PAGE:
Big Book Bounty

When I was in high school, my cousin piqued my interested in a Dutch novel published in 1968 that debuted in 1973 translated into English. Every few months, over the past three years or so, I looked for a copy to buy, but prices are generally exorbitant; the book is out of print.

Where Were You Last Pluterday? by Paul Van Herck is satirical science fiction at its comically cringiest. The absolute absurdity of American politics and cultural currents triggered my curiosity about how-true-to-life had the hilariously nonsensical story become. Something about our reality of the absurd was once science fiction. I had to know: How prescient is the 50-year-old-plus novel?

Current copies available on Amazon are among the lowest prices that I have seen in many months: $77.97 (used, good); $99.99 (used, acceptable). I saw some selling in the $200-range, when searching at end of May. I also looked on eBay, where the few copies topped 45 bucks or more (although today one is available discounted to $16).

Unexpectedly, almost two weeks ago, Where Were You Last Pluterday? turned up in an eBay auction with a collection of vintage sci-fi paperbacks—and from my glory days of reading them: 1970s and 80s. I placed a maximum bid of $20 and won on June 1, 2024: $12.59, plus shipping. I am not a collector. I didn’t buy the Van Herck novel to resell for profit. I bought it to read, and there are 14 other classics as big bonus.

The package arrived today; heavier than I would expect for paperbacks: 2.72 kg (6 pounds). The books were wrapped in cellophane, and their condition stunned. My actual feedback, left at eBay explains:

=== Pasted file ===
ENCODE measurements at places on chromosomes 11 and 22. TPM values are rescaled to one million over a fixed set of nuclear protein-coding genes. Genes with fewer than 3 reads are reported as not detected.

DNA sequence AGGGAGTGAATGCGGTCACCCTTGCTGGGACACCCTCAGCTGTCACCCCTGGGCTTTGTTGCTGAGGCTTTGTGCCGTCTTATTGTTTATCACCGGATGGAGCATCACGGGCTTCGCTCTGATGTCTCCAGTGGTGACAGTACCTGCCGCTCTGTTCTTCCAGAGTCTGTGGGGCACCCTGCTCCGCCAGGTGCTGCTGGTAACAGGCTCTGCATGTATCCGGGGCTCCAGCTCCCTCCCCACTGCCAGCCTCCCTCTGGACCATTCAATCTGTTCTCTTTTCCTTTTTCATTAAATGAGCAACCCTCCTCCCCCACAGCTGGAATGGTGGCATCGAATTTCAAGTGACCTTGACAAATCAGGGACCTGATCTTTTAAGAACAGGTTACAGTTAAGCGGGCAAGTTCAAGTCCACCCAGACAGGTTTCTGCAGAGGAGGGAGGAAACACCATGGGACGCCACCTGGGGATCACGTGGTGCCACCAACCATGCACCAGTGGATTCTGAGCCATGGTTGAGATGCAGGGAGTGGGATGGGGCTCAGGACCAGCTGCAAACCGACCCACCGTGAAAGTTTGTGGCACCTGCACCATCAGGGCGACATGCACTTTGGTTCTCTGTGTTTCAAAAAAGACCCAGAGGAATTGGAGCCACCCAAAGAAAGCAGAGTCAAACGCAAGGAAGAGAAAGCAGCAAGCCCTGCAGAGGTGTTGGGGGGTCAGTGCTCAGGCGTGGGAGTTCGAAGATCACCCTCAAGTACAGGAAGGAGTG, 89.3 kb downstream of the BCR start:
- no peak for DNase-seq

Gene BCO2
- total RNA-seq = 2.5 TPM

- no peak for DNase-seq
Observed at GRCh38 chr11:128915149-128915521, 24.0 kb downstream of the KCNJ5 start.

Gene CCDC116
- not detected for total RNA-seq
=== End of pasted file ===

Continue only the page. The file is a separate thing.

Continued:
I am at a loss to express how shockingly good was the overall experience—from shipping speed to, most importantly, condition of the items. I purchased a lot of 15 paperbacks, expecting them to be well-worn. Instead, the majority look new, or would if they didn’t have some of the yellowing expected of decades-old books. Does the seller have access to a time machine? Because I can’t come up with another explanation for these books; the majority look like they were never read. Unbelievable.

Except for the yellowing, Where Were You Last Pluterday? looks new, unread. Please, someone explain that to me. Funny aside: Early on in the novel, science fiction is banned, essentially ending main character Sam’s career. He goes to a local sci-fi bar, where he commiserates with John Wyndham, who is a real life writer. One of his books, The Midwich Cuckoos, is among the lot I bought. I am more familiar with Day of the Triffids, which is an all-time favorite and one of the best dystopian dramas ever.

Okay, it’s spoiler time. If you ever plan to read Van Herck’s farcical tale, skip this paragraph. You’ve been warned. Pluterday is an extra day of the week added by the rich elite. I will reveal nothing else.

Let’s talk Featured Image captured using Samsung Galaxy S24 Ultra. Vitals: f/2.2, ISO 800, 1/60 sec, 13mm (film equivalent); 6:10 p.m. PDT. Composed as shot; not edited.